A 35-year-old man was diagnosed with translocation (11;19) acute myeloid leukemia(AML) in April 2019. He received induction therapy followed by haploidentical-HCT after achieving remission in May 2019. His conditioning was thiotepa, fludarabine, and busulfan MAC along with rabbit ATG, cyclosporine, and MMF for GVHD prophylaxis. His transplant course was complicated with perianal abscess, CMV reactivation, collagenous colitis, and acute skin GVHD. In July 2020, while he was on a tapering dose of prednisone for his GVHD, he presented with fatigue, fever, and productive cough and tested positive for SARS-Cov2 by PCR. He had bilateral patchy ground-glass opacities on chest x-ray and was started on azithromycin, ceftriaxone, and HCQ. Currently, he is doing well and asymptomatic; repeat nasal SARS-Cov2 PCR on August 7, 2020, was negative, but the SARS-Cov2 total antibody test was done on July 14, and August 17, 2020, and was non-reactive.

Case 10

A 49-year-old woman was diagnosed with AML with (Fms-like tyrosine kinase3-Internal tandem duplication) FLT3-ITD positive, Nucleophosmin (NPM1) positive and Isocitrate dehydrogenase2(IDH2) positive mutations in mid-June 2019. She received induction therapy with FLT3 inhibitor and achieved remission. She underwent a matched sibling donor transplant in November 2019 using MAC busulfan and fludarabine. Post-HCT, she was on sorafenib maintenance for six months only (stopped because of recurrent leukopenia). On day +206 post-HCT, she developed a cough, chest pain, shortness of breath, and sore throat; her SARS-Cov2 PCR from nasopharyngeal swab tested positive. She was hospitalized, treated symptomatically, and discharged in stable condition after ten days. Her nasal SARS-Cov2 PCR was not repeated, and her SARS-Cov2 total antibody test was not done.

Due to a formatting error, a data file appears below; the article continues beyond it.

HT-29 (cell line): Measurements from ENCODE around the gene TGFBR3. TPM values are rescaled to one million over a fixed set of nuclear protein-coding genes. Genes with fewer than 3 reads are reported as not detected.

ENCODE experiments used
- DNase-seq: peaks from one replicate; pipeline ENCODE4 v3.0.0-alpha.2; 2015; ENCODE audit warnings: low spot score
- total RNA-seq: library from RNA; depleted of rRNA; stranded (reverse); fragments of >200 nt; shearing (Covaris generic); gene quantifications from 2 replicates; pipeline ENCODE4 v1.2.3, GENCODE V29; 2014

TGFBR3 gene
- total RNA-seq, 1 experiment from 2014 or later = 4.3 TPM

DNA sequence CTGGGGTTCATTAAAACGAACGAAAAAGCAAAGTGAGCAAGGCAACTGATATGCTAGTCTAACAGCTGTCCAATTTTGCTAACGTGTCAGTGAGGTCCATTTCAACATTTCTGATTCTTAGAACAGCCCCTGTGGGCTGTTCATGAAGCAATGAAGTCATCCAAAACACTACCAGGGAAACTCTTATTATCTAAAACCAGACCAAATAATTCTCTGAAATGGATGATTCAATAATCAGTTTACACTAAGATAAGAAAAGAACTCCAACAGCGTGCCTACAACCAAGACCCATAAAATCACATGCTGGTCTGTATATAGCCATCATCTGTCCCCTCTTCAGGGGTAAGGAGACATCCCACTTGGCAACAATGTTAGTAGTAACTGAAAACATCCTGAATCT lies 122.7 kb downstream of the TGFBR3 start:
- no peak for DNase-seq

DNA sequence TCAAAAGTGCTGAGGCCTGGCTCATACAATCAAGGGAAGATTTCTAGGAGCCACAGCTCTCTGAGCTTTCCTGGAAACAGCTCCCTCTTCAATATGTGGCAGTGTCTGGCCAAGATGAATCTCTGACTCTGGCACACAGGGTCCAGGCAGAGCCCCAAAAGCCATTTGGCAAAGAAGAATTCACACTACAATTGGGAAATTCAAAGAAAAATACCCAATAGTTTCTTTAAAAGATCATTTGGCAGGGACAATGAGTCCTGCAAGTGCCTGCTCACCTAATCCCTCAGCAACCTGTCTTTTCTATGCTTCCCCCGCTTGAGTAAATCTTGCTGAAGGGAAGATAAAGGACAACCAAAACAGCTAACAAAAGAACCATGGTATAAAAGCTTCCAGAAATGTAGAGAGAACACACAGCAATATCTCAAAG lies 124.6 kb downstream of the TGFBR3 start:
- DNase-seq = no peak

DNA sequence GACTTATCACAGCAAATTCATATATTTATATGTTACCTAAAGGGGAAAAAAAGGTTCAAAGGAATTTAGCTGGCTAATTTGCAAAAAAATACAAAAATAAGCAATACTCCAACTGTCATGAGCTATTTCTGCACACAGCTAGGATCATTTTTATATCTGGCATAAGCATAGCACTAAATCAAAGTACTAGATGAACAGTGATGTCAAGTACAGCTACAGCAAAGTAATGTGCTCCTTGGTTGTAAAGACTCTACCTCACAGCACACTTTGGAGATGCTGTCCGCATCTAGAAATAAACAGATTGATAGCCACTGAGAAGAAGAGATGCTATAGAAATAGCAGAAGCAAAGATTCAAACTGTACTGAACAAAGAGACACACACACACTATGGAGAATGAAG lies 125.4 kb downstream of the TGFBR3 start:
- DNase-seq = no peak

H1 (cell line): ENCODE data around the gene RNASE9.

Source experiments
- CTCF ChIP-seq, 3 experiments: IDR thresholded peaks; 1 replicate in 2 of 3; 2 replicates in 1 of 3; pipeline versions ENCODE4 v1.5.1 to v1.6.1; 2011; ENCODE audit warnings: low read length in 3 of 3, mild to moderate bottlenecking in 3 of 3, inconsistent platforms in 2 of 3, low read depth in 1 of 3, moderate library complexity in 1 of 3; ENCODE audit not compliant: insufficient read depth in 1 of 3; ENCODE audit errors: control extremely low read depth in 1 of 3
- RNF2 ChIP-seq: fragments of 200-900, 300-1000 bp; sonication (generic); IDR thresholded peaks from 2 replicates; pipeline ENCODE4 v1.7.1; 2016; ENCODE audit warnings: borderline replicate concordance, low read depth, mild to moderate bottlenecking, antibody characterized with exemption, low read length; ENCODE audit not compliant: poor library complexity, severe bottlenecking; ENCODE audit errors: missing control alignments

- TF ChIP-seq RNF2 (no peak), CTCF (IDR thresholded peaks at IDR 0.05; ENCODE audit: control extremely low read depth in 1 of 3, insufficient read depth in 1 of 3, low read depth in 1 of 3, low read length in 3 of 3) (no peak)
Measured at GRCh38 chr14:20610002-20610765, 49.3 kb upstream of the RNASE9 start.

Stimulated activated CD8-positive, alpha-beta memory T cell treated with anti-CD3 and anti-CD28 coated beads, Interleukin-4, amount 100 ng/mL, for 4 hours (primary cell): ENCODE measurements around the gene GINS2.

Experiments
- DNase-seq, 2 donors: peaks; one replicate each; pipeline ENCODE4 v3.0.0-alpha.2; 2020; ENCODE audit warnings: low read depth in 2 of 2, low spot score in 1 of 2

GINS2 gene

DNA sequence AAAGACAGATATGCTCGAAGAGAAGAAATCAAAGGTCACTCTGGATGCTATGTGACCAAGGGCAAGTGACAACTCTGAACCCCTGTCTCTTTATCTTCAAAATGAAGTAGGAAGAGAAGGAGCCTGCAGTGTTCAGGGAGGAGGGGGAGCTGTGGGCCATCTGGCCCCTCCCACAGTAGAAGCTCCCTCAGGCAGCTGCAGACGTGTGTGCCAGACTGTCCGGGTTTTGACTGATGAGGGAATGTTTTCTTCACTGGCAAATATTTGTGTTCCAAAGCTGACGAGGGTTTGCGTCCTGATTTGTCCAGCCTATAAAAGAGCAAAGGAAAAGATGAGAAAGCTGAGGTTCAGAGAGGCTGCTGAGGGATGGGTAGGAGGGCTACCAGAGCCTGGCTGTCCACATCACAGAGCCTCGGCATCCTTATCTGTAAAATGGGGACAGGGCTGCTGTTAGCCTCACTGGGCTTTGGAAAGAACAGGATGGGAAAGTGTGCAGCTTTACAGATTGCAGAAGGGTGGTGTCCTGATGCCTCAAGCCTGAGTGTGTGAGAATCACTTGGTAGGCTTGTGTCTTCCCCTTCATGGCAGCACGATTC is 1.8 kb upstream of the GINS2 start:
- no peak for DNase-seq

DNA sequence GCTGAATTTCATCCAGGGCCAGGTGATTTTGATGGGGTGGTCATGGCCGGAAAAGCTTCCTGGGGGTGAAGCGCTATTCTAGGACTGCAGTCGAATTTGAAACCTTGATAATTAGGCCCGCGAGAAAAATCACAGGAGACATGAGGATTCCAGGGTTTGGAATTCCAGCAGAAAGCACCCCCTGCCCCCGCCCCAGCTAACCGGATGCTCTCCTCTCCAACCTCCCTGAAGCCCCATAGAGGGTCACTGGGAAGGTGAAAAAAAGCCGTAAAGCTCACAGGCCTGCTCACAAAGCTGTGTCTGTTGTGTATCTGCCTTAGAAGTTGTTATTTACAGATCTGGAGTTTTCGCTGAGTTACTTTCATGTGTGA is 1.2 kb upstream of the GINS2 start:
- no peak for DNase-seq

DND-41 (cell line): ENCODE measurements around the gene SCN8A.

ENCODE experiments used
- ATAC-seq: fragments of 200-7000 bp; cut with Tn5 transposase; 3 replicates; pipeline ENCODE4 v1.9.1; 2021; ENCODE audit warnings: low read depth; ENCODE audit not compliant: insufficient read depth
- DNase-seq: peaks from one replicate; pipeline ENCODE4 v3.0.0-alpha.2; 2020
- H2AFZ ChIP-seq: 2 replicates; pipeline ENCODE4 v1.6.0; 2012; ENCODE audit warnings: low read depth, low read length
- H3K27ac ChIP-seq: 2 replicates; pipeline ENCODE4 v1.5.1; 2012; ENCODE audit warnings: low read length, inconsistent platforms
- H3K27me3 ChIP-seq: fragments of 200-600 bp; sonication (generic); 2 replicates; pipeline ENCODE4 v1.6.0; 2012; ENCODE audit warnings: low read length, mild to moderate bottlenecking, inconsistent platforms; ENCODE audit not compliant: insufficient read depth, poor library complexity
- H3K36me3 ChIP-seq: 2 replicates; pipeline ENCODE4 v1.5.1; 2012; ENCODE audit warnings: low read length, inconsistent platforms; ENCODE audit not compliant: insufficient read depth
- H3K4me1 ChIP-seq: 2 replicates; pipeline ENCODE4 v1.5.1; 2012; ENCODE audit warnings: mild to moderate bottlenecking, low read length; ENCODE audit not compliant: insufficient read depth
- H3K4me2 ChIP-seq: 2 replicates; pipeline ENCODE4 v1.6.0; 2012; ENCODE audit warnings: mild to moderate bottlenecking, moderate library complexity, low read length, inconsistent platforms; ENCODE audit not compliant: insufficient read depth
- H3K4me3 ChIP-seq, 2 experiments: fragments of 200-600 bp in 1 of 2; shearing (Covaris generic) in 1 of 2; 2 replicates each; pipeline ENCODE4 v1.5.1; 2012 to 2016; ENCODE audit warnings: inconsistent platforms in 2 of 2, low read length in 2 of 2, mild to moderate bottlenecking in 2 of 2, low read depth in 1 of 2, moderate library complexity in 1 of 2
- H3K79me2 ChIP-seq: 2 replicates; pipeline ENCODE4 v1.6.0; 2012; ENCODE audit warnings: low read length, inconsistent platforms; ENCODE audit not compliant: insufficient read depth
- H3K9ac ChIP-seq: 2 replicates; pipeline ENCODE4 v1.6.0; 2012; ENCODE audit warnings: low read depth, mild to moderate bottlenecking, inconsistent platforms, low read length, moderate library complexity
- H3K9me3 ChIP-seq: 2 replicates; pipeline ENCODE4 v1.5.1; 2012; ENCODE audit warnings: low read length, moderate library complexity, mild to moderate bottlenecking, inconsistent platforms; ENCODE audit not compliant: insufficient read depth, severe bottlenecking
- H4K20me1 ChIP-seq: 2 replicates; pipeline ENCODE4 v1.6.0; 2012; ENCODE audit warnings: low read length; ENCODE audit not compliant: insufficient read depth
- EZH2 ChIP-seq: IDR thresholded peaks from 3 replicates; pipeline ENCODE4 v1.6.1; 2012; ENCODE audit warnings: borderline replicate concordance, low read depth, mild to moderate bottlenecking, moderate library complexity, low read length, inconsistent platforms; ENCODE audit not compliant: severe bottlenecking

Case 11

A 58-year-old woman, known to have DM, HTN, chronic kidney disease, hypothyroidism, and bronchial asthma, was diagnosed with stage IVB diffuse large B cell lymphoma (DLBCL), in May 2019. She received six cycles of reduced dose R-CHOP (Rituximab, Cyclophosphamide, Doxorubicin, Vincristine, and Prednisone) and achieved complete remission. She relapsed three months after finishing therapy. She then received three cycles of Rituximab-ESHAP followed by myeloablative BEAM auto-transplant after achieving partial remission with RESHAP. Her transplant was in mid-March 2020. In June 2020, she developed fever and shortness of breath; she tested positive for SARS-Cov2 by PCR; she reported contact with a positive case. She was treated with azithromycin, HCQ, and meropenem and recovered well. Repeat nasal SARS-Cov2 PCR on August 20, 2020, was negative, but the SARS-Cov2 total antibody test was not done.

Discussion